SUMMARY OF THE INVENTION

In view of the above-mentioned circumstance, the present invention has it as an object to make surface temperature distribution on a thermal fixing roller uniform.

Another object of the present invention is to provide a thermal fixing roller that is low in cost.

According to the present invention, a belt-like heat-generating resistor is formed in a spiral manner on a surface of a cylindrical insulative support, the pitch of the heat-generating resistor is decreased gradually from the central portion of the roller towards the opposite end portions, a current is passed through the belt-like heat-generating resistor to heat the register by Joule's heat of the current, a resistance is made larger at the opposite end portions of the roller than its central portion by varying the pitch of the heat-generating resistor in the above-described manner, thereby a heat-generating rate at the opposite end portions is made larger than that at the central portion to make the heat-generating rate balance with the heat-dissipating rate from the opposite end portions, and the temperature distribution on the roller surface is made to be uniform over its entire length.

Also, the present invention resides in a thermal fixing roller for use in a copying machine of the type that a belt-like heat-generating resistor layer and a groove or grooves are formed in a spiral manner on a surface of a cylindrical insulative support, and an anti-adhesion layer is provided on the surfaces of these, in which a cross-section configuration of the groove taken along a plane containing the axis of the support is formed in a rectangular shape.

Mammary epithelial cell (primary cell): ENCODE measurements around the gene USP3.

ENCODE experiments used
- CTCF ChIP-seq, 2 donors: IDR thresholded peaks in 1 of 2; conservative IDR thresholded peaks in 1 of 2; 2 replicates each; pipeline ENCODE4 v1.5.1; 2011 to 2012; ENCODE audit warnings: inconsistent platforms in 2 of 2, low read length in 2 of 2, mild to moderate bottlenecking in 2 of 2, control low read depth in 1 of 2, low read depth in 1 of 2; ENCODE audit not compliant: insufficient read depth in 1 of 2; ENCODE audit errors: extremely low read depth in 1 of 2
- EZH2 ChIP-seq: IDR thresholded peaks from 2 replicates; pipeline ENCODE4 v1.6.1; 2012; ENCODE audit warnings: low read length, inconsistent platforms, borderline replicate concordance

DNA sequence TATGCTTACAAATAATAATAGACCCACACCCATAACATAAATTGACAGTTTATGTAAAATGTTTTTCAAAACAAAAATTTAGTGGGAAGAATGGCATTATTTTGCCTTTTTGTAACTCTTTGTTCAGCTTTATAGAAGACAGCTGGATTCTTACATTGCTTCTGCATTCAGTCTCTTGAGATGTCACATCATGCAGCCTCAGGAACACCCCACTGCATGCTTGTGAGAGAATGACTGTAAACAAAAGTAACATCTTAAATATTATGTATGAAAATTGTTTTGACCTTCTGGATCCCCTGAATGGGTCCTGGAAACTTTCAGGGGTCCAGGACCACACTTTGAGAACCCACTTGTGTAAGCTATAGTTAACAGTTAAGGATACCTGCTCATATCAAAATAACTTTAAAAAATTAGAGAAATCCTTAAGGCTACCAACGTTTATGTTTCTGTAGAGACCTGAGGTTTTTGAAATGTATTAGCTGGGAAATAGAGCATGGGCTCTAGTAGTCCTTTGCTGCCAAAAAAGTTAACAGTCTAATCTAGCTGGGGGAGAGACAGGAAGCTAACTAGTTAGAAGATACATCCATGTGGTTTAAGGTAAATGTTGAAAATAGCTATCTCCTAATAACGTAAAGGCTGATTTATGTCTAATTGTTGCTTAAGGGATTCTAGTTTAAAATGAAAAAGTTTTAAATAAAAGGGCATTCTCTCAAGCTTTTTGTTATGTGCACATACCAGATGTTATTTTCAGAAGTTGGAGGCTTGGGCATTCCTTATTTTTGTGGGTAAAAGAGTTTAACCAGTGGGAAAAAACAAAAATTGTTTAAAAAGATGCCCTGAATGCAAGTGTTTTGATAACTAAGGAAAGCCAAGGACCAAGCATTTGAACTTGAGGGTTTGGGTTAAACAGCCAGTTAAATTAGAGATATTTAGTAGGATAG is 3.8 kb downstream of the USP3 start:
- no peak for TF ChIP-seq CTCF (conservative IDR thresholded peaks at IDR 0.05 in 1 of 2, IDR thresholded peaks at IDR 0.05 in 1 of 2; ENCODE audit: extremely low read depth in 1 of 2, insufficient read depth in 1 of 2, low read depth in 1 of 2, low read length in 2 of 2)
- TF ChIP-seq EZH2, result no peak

Furthermore, the present invention exists in a method for manufacturing a thermal fixing roller for use in a copying machine, consisting of the steps of winding a masking wire material having a rectangular cross-section in a spiral manner around a surface of a cylindrical insulative support, forming a heat-generating resistor layer on the surface of the wound assembly, thereafter removing the wire material to form a groove at its trace, and then forming an anti-adhesion layer on the surface of the grooved assembly.

BRIEF DESCRIPTION OF THE DRAWINGS

FIG. 1 is a plan view showing one preferred embodiment of the present invention;

FIG. 2 is an enlarged partial cross-section view of the portion indicated by arrowed line II--II in FIG. 1;

FIG. 3 is a schematic front view showing a process of forming a heat-generating resistor;

FIG. 4 is a plan view showing another preferred embodiment of the present invention;

FIG. 5 is a schematic plan view showing a method of windng a metal wire around a support for the embodiment shown in FIG. 4;

FIG. 6 is a plan view showing the state where a metal wire has been removed after a heat-generating resistor was formed;

Fig. 7 is an enlarged partial cross-section view corresponding to FIG. 2 in a further preferred embodiment of the present invention;

FIG. 8 is a diagram showing temperature distribution on a roller surface;

FIG. 9 is a plan view showing a process of forming a heat-generating resistor in still another preferred embodiment of the present invention;

Fig. 10 is a plan view showing a process of forming an anti-adhesion layer;

FIG. 11 is an enlarged partial cross-section view of the portion indicated by arrowed line XI--XI in FIG. 10; and

FIG. 12 is an enlarged longitudinal cross-section view of a part of yet another preferred embodiment of the present invention.